Extended departmental description for CGSC 236

     Winter 2008 Syllabus: Professor Galotti

  • CGSC 330: Embodied Cognition

    This seminar will consider recent work in philosophy, cognitive science and linguistics critical of views of human cognition as "disembodied" and Cartesian. Philosophical sources of the early critiques of symbolic AI and "cartesianism" will be considered (Heidegger, Dewey), as will the linguistic theories of George Lakoff and Ray Jackendoff and recent and current work on embodied cognition by Eleanor Rosch, Hubert Dreyfus, John Haugeland, Andy Clark and Herbert Brooks. The seminar will include materials relevant to students in philosophy, linguistics, psychology and cognitive science. Prerequisites: Cognitive Science 130, or Cognitive Science/Psychology 232 or permission of the instructor. 6 credit; Humanistic Inquiry; not offered 2014–2015
  • CGSC 380: Seminar in Developmental Psychology: Cognitive Development During the Preschool Years

    We will consider the development of memory, perception, and attention, as well as concepts and categorization, problem-solving and thinking, during the years from two to six. We will focus particularly on how these developments are reflected in children's spontaneous behavior and play. Course requirements will include readings, class discussions, short papers, a final project, and regular observation of preschoolers or kindergarteners. Prerequisites: Psychology 250 or Educational Studies 234 or permission of the instructor. 6 credit; Social Inquiry; offered Winter 2015 · K. Galotti
    Extended departmental description for CGSC 380

     Winter 2011 Syllabus:  Professor Galotti

  • CGSC 385: Cognitive Development in Middle Childhood

    We will consider the development of memory, perception, and attention, as well as concepts and categorization, problem-solving and thinking, during the years from six to 11. We will focus particularly on how these developments are reflected in children's academic learning and social relationships. Course requirements will include readings, class discussions, short papers, a final project, and regular observation of school-aged children. Prerequisites: Psychology 250 or Educational Studies 234 or permission of instructor. 6 credit; Social Inquiry; not offered 2014–2015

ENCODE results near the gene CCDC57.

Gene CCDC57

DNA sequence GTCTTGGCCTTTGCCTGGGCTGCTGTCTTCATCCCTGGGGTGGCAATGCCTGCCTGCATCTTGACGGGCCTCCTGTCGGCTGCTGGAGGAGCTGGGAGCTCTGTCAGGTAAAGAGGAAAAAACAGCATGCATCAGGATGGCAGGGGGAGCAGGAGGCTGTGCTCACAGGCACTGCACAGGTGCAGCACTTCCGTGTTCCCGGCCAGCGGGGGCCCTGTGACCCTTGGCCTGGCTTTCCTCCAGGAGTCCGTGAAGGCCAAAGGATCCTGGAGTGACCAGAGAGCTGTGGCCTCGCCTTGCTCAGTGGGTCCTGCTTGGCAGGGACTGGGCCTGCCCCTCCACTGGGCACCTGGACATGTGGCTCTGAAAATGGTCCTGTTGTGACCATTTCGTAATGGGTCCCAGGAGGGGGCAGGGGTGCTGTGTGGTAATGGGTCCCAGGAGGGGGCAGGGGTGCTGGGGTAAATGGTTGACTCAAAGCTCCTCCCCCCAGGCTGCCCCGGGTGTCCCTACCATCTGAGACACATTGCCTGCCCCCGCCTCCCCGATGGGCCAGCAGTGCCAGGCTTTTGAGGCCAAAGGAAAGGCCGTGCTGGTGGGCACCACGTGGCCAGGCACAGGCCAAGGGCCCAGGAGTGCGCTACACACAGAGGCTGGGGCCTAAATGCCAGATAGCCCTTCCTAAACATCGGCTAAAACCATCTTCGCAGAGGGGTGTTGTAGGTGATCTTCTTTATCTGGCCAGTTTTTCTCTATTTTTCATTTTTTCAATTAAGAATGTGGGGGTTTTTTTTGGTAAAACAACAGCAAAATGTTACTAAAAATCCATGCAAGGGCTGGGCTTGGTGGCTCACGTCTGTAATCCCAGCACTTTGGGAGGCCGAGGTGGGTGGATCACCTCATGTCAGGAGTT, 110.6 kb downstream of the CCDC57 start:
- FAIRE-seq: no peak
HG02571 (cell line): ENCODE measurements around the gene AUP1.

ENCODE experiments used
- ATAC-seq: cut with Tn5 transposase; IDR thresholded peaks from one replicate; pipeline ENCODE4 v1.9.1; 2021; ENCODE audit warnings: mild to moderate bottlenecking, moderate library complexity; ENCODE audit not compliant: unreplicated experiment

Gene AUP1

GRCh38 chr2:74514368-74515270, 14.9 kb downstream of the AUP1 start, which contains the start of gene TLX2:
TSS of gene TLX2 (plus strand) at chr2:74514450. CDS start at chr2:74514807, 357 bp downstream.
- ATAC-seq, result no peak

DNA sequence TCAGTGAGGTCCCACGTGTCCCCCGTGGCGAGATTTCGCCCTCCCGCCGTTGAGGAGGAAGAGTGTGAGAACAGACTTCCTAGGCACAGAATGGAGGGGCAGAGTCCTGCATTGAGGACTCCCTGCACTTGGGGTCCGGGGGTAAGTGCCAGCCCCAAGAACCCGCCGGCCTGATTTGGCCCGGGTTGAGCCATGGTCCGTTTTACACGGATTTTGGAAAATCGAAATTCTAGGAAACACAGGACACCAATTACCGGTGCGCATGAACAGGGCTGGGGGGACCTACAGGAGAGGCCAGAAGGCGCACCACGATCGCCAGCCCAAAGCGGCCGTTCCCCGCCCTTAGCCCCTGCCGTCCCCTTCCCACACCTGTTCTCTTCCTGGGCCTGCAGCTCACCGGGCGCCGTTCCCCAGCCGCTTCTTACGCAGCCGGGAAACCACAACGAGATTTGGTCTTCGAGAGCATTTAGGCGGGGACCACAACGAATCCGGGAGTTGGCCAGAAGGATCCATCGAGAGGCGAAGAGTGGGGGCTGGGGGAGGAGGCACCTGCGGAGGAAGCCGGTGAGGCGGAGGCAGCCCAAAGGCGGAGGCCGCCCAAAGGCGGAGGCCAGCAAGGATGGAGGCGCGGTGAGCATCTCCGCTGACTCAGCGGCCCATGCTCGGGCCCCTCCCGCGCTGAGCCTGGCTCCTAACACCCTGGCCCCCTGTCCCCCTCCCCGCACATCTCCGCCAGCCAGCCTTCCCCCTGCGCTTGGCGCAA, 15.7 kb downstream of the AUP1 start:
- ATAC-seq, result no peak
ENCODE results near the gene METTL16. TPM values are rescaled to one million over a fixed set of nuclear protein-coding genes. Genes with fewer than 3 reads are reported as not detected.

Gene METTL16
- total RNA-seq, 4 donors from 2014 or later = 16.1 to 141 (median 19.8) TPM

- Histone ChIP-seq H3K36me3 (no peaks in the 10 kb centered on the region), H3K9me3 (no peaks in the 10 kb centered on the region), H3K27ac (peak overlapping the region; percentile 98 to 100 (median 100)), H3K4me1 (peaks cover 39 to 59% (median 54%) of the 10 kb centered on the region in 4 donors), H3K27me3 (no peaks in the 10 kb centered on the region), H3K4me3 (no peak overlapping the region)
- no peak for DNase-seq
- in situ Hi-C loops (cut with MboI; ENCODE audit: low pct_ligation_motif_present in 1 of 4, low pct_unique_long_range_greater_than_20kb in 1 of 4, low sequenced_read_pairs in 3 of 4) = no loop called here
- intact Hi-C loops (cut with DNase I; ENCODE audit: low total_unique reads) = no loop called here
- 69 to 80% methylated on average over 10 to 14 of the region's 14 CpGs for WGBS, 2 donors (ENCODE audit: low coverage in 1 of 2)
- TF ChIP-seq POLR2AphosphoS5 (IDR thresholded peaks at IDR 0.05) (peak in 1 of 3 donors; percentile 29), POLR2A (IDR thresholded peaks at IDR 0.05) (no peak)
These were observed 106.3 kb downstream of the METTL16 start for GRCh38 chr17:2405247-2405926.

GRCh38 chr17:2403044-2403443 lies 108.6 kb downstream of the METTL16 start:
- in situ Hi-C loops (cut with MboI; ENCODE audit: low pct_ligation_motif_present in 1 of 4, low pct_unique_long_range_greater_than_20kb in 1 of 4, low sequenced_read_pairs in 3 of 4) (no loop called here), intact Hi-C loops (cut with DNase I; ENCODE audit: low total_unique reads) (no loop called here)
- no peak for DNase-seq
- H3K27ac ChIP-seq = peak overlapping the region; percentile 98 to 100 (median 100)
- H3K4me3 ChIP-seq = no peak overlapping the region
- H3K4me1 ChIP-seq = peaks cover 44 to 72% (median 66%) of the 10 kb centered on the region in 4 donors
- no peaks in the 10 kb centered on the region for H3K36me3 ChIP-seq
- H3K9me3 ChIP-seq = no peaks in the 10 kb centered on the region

Extended departmental description for CGSC 385

     Fall 2011 Syllabus: Professor Galotti

  • CGSC 386: Adolescent Cognitive Development: Developing an Identity and Life Plans

    An examination of recent literature on how adolescents develop their value system, explore their goals, begin to make life-framing decision, establish new relationships, and discover answers to the question "Who am I?" Course readings will involve primary literature, and the course is discussion-based. Prerequisites: Psychology 250, Educational Studies 234 or consent of the instructor. 6 credit; Social Inquiry; not offered 2014–2015
    Extended departmental description for CGSC 386

    Fall 2013 Syllabus: Professor Galotti

  • CGSC 394: Collaborative Research in Cognitive Science

    This course will be centered around a collaborative research project in cognitive science. Students enrolled will meet with the instructor to complete background readings and discussions, then will create recruiting materials, consent forms, IRB applications, debriefing statements, stimuli, and task instructions. They will then gather data from research participants and participate in data entry and analysis. Prerequisites: Cognitive Science 233 or Psychology 233 2 credit; S/CR/NC; Does not fulfill a curricular exploration requirement; offered Spring 2015 · K. Galotti
  • CGSC 396: Directed Research in Cognitive Studies

    Senior majors in cognitive studies will work with the director to develop a thesis proposal for their comps project. Prerequisites: Permission of the instructor. 3 credit; Does not fulfill a curricular exploration requirement; offered Fall 2014 · K. Galotti